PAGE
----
Getting to know Comté

crispy potatoes with Comte

Did you know that Comté shares a history with Swiss Gruyère? Or that the cows that produce the milk for the cheese get to spend the winter inside a comfortable stone house? Will Studd knows these facts and more, and he shares his knowledge with us in an article in Australian Gourmet Traveller

Comté began its journey to becoming the most popular raw-milk cheese in France when Swiss cheesemakers migrated to the mountainous Jura region of eastern France following World War II. They brought with them traditional techniques used in the processing of Gruyère, although they did introduce some changes, the most noticeable being how the cheese is salted. 

Little about the cheesemaking process has changed over the decades. A cooperative of farmers, small dairies, and affineurs strictly regulates the activity, setting standards for which breed of cows can be used, how the animal must be treated, and continuing through to how the cheese is aged. In the early days, Comté was considered inferior to Gruyère.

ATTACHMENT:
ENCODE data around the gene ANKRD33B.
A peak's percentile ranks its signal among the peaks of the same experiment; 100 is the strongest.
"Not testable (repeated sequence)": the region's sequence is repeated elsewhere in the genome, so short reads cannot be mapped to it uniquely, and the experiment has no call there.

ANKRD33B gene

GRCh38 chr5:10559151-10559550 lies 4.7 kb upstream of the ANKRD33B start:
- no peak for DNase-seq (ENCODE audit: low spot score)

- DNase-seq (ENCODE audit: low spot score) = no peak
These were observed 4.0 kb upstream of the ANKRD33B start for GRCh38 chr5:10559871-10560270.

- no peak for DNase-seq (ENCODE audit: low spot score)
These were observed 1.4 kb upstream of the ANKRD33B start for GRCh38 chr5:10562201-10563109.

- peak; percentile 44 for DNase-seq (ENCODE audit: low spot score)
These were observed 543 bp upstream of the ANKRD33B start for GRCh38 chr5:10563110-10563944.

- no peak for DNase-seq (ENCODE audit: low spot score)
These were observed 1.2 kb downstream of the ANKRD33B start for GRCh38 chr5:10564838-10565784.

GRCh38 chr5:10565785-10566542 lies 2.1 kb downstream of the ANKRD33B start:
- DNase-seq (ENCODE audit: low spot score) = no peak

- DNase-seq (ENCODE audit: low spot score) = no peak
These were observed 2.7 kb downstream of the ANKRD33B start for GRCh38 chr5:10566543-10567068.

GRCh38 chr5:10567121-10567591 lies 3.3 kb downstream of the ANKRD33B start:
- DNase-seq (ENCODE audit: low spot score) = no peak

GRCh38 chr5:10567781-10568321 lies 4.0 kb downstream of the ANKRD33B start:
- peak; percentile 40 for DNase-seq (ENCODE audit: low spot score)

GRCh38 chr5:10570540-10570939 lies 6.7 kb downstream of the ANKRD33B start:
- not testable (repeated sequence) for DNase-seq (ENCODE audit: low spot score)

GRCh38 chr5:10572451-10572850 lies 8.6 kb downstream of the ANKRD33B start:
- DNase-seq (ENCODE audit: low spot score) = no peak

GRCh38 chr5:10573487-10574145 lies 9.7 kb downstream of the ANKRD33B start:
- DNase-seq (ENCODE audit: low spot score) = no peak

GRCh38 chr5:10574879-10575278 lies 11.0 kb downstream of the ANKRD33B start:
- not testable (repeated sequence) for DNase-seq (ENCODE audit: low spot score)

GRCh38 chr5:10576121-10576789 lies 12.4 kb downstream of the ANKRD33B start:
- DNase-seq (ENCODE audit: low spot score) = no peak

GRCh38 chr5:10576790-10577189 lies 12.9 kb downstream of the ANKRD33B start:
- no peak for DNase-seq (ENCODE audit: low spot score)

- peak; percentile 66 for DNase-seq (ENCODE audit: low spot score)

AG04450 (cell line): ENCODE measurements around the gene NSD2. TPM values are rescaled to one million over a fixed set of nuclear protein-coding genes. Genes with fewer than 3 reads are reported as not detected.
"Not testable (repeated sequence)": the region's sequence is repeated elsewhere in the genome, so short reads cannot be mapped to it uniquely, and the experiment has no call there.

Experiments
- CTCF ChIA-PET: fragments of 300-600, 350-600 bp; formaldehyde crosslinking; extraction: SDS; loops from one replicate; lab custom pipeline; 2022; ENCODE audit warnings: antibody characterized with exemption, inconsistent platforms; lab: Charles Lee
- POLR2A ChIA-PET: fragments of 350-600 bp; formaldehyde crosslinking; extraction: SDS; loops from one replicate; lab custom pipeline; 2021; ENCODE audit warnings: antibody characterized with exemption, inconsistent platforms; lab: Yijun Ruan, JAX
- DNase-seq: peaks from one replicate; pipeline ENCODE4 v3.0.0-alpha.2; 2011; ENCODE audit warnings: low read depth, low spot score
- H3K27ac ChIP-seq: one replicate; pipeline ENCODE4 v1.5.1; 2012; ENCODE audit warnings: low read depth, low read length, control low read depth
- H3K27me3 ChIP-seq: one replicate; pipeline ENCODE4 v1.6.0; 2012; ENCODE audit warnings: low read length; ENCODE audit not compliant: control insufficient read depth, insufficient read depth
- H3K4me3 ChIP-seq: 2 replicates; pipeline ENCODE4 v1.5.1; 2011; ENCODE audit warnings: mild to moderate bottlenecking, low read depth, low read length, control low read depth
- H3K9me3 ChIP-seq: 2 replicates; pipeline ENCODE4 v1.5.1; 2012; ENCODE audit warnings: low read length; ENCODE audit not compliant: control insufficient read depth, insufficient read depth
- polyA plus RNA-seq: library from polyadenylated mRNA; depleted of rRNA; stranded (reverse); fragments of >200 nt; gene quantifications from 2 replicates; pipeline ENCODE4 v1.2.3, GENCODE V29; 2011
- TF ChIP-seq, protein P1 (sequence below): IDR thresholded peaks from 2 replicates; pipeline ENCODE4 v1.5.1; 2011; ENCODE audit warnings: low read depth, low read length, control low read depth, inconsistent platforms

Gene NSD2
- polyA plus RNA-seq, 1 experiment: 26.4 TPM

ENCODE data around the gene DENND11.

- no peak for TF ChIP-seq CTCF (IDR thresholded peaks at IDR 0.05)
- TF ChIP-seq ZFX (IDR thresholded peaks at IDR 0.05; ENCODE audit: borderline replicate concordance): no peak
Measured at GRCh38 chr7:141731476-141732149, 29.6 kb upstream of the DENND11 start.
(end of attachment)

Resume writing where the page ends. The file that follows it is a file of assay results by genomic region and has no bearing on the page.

That began to change in the 1960s, when affineur Marcel Petite started aging select cheeses in the damp basements of Fort Saint-Antoine, located high in the mountains. The lower temperatures there allowed the Comté to age more slowly than its Swiss counterpart, adding depth to the flavors. If you can locate Comté that has been selected and matured by Marcel Petite, you are in for a treat, says Studd. 

Photo of Elena's crispy potatoes with Comté from Food52

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